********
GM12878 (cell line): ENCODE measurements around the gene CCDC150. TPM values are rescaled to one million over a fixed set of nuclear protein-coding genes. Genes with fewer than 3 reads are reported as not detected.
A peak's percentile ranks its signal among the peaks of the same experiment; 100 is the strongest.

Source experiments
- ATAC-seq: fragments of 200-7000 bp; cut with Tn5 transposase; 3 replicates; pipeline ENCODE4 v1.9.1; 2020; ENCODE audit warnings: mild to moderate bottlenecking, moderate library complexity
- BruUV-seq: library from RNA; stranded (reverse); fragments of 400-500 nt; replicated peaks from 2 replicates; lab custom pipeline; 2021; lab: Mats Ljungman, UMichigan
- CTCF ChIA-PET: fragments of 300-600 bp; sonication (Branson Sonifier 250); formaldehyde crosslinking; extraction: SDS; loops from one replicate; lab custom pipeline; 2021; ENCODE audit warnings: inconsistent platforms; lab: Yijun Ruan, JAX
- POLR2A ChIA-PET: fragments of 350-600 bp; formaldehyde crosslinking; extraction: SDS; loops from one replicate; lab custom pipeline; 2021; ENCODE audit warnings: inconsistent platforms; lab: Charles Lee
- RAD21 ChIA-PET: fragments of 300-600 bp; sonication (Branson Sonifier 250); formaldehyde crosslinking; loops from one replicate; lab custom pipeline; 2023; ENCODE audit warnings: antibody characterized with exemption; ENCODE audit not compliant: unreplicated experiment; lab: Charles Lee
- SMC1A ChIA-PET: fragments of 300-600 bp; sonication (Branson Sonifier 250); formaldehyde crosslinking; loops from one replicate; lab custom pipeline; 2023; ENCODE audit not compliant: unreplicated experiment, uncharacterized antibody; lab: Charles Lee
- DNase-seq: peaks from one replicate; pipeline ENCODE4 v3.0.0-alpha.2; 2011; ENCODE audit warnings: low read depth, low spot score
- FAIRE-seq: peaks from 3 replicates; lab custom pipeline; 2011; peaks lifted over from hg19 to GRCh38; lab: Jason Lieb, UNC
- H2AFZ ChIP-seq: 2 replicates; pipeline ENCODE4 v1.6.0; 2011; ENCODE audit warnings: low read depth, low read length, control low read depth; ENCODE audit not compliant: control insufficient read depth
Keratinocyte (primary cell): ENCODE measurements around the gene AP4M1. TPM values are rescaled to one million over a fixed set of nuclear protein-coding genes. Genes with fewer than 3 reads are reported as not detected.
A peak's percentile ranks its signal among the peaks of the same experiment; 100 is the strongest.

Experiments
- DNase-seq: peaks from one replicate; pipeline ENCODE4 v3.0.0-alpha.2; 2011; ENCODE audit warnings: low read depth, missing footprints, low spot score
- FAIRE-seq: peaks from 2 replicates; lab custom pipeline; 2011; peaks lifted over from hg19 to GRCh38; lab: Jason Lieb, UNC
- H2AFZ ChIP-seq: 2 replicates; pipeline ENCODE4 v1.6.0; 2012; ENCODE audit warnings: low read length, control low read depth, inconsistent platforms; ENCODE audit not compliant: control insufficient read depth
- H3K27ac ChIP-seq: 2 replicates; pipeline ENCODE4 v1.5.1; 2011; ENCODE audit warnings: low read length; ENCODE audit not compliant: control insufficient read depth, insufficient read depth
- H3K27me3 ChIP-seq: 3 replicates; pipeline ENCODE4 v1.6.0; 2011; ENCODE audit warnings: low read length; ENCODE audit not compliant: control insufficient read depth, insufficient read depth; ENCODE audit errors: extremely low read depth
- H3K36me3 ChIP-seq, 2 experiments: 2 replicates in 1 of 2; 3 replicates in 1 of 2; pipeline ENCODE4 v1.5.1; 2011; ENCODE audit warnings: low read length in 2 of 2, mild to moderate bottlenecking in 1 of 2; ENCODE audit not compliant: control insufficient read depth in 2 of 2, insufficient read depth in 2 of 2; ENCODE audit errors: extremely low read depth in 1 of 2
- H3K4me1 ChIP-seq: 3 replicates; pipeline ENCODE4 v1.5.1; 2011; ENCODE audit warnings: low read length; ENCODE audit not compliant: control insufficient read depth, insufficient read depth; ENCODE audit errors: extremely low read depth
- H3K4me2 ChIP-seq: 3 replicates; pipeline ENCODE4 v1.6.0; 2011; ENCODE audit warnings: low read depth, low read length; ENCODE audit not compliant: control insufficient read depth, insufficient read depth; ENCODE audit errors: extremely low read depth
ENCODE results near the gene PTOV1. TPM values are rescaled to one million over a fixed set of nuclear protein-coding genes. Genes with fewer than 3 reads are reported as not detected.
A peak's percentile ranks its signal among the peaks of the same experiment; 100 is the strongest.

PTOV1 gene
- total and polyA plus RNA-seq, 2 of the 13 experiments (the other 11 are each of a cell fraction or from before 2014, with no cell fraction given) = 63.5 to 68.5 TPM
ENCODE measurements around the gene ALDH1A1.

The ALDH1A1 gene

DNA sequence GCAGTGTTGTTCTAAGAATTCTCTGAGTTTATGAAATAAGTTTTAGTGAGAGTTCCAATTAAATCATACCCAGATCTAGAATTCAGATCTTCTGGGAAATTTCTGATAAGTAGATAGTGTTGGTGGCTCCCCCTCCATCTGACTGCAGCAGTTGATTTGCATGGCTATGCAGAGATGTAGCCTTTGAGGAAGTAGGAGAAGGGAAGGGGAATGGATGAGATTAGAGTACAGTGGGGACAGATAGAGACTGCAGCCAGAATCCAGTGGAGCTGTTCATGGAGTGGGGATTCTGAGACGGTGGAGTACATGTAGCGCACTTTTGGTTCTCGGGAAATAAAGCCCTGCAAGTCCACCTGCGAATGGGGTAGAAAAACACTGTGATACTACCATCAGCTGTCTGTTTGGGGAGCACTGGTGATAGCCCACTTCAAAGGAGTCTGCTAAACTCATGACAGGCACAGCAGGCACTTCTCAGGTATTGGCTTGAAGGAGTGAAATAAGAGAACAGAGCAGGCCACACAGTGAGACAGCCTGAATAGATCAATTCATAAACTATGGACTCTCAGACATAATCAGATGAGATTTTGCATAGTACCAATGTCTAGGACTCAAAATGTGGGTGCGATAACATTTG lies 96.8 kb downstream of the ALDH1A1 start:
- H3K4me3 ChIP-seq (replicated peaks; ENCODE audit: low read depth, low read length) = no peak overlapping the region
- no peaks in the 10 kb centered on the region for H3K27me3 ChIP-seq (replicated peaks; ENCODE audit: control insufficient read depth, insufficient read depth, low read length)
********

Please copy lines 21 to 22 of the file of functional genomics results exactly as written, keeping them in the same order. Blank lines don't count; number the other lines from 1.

- H3K36me3 ChIP-seq, 2 experiments: 2 replicates in 1 of 2; 3 replicates in 1 of 2; pipeline ENCODE4 v1.5.1; 2011; ENCODE audit warnings: low read length in 2 of 2, mild to moderate bottlenecking in 1 of 2; ENCODE audit not compliant: control insufficient read depth in 2 of 2, insufficient read depth in 2 of 2; ENCODE audit errors: extremely low read depth in 1 of 2
- H3K4me1 ChIP-seq: 3 replicates; pipeline ENCODE4 v1.5.1; 2011; ENCODE audit warnings: low read length; ENCODE audit not compliant: control insufficient read depth, insufficient read depth; ENCODE audit errors: extremely low read depth